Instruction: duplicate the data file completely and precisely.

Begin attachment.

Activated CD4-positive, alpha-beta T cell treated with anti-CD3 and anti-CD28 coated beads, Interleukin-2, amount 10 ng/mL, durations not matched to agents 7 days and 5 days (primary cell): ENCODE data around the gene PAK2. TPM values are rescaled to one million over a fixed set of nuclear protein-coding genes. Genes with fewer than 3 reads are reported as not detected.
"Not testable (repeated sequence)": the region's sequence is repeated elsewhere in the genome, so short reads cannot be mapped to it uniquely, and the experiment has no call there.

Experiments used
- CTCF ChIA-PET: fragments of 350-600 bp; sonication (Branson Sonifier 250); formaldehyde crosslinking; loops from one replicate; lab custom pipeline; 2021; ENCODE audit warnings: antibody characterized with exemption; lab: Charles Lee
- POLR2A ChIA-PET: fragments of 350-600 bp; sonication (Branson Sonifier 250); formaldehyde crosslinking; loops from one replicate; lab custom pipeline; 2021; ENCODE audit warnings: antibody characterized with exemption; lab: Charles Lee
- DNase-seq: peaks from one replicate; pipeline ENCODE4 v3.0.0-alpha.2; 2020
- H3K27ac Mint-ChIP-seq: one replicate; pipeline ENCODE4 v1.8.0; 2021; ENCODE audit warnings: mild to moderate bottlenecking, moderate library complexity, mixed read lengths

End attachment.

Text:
Activated CD4-positive, alpha-beta T cell treated with anti-CD3 and anti-CD28 coated beads, Interleukin-2, amount 10 ng/mL, durations not matched to agents 7 days and 5 days (primary cell): ENCODE data around the gene PAK2. TPM values are rescaled to one million over a fixed set of nuclear protein-coding genes. Genes with fewer than 3 reads are reported as not detected.
"Not testable (repeated sequence)": the region's sequence is repeated elsewhere in the genome, so short reads cannot be mapped to it uniquely, and the experiment has no call there.

Experiments used
- CTCF ChIA-PET: fragments of 350-600 bp; sonication (Branson Sonifier 250); formaldehyde crosslinking; loops from one replicate; lab custom pipeline; 2021; ENCODE audit warnings: antibody characterized with exemption; lab: Charles Lee
- POLR2A ChIA-PET: fragments of 350-600 bp; sonication (Branson Sonifier 250); formaldehyde crosslinking; loops from one replicate; lab custom pipeline; 2021; ENCODE audit warnings: antibody characterized with exemption; lab: Charles Lee
- DNase-seq: peaks from one replicate; pipeline ENCODE4 v3.0.0-alpha.2; 2020
- H3K27ac Mint-ChIP-seq: one replicate; pipeline ENCODE4 v1.8.0; 2021; ENCODE audit warnings: mild to moderate bottlenecking, moderate library complexity, mixed read lengths